Report Overview

Levels of Success by Dr Philip Kirby looks at the earning potential of apprenticeships versus degrees, finding that the very best apprenticeships (at level 5) result in greater lifetime earnings than degrees from non-Russell Group universities. But, significant reform of the system is needed. There are not enough of these best apprenticeships, with most being at level 2 (GCSE) and level 3 (A-level) standard.

Key Findings

The earning potential of the best apprenticeships rivals degrees…

  • Higher apprenticeships at level 5 result in greater lifetime earnings than undergraduate degrees from non-Russell Group universities, according to the latest modelling by the Boston Consulting Group.
  • Across a lifetime, someone with a higher (level 5) apprenticeship averages earnings of around £1.5m, while someone with a degree from a non-Russell Group university earns just under £1.4m on average (when student debt repayments are considered).
  • The earning potential of an advanced apprenticeship at level 3 is slightly better than that of someone whose highest qualification is at A-level.

But, there remain several shortcomings in the apprenticeship sector…

  • Currently, the majority of apprenticeships are intermediate (level 2), many of which offer little value for the apprentice and only marginally better lifetime earnings than secondary school qualifications alone.
  • Research by Oliver Wyman suggests that the most elite apprenticeships are disproportionately populated by those from wealthier backgrounds. They are also more likely to have been given specialist preparation by their school.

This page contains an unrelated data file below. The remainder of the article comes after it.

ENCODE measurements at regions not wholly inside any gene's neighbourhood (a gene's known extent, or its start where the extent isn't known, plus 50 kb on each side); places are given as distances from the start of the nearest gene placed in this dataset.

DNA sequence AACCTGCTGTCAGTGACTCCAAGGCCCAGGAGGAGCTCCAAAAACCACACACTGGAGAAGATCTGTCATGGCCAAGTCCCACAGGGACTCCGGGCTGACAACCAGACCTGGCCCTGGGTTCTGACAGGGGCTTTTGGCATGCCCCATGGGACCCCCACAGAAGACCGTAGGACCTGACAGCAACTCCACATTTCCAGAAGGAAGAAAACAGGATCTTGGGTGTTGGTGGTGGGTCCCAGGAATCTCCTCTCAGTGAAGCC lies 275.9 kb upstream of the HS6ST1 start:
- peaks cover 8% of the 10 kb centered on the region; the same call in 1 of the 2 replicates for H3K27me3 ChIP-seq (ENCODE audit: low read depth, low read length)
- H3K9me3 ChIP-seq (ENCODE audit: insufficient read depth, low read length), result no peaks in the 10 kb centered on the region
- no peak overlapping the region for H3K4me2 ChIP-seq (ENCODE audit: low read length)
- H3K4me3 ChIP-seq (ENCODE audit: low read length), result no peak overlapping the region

• There is a sharp gender divide in apprenticeships. For example, engineering apprenticeships remain male-dominated (96% are men); beauty therapy apprenticeships female-dominated (99% are women). It has recently been reported that, because of this imbalance, female apprentices earn over £1 less an hour than male.
  • According to the latest data for 2014/15, less than a third (32%) of apprenticeship starts have been by those under 19, but over a third (36%) by those aged 25 or older. This limits the potential of apprenticeships as a vehicle of social mobility.
  • The perceived lesser value of apprenticeships compared to degrees appears to be an ingrained part of UK culture, as ComRes polling and Oliver Wyman research for this report suggests.
    Other countries, particularly Germany, Austria and Switzerland, have more effective apprenticeship programmes, in terms of both the quantity and quality of provision, and offer excellent examples of best practice.


  1. Government, employers and other providers should work together to provide more advanced and higher apprenticeships.
  2. Level 3 should become the norm for young people through automatic progression from level 2.
  3. The Careers and Enterprise Company should promote apprenticeships further.
  4. The government should launch a bigger apprenticeships awareness campaign.
  5. Gender and socio-economic inequalities within the apprenticeship sector need to be reduced.
  6. The government should reform and simplify the vocational qualification system.